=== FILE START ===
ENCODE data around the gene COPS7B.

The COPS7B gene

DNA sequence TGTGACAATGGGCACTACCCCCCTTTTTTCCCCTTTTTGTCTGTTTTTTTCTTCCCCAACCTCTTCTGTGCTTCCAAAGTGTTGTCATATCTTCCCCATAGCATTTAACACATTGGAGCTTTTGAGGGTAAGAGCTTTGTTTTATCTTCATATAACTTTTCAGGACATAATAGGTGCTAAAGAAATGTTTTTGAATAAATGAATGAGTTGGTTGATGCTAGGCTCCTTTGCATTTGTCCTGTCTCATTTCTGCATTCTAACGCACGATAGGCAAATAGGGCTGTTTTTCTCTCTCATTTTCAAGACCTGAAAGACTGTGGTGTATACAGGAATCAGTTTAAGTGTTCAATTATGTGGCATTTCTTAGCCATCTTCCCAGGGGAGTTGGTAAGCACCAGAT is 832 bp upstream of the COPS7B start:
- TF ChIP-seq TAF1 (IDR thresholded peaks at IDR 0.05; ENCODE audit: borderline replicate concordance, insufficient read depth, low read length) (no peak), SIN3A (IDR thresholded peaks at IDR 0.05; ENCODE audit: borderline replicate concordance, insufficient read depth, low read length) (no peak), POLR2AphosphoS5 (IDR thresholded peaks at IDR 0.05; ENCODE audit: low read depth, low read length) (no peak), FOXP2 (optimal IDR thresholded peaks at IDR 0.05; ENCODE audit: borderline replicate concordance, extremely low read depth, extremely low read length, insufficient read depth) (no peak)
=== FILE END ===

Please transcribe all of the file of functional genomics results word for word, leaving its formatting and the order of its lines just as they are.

ENCODE data around the gene COPS7B.

The COPS7B gene

DNA sequence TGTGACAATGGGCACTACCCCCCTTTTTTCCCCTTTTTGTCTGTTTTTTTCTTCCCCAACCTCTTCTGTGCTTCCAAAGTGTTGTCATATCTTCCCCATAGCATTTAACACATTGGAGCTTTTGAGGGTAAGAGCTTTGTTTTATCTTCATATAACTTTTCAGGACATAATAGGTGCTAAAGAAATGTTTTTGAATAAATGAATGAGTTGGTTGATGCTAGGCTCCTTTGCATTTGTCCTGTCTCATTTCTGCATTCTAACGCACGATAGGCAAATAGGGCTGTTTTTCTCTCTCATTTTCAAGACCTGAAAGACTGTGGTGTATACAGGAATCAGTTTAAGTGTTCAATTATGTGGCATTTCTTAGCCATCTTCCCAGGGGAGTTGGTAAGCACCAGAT is 832 bp upstream of the COPS7B start:
- TF ChIP-seq TAF1 (IDR thresholded peaks at IDR 0.05; ENCODE audit: borderline replicate concordance, insufficient read depth, low read length) (no peak), SIN3A (IDR thresholded peaks at IDR 0.05; ENCODE audit: borderline replicate concordance, insufficient read depth, low read length) (no peak), POLR2AphosphoS5 (IDR thresholded peaks at IDR 0.05; ENCODE audit: low read depth, low read length) (no peak), FOXP2 (optimal IDR thresholded peaks at IDR 0.05; ENCODE audit: borderline replicate concordance, extremely low read depth, extremely low read length, insufficient read depth) (no peak)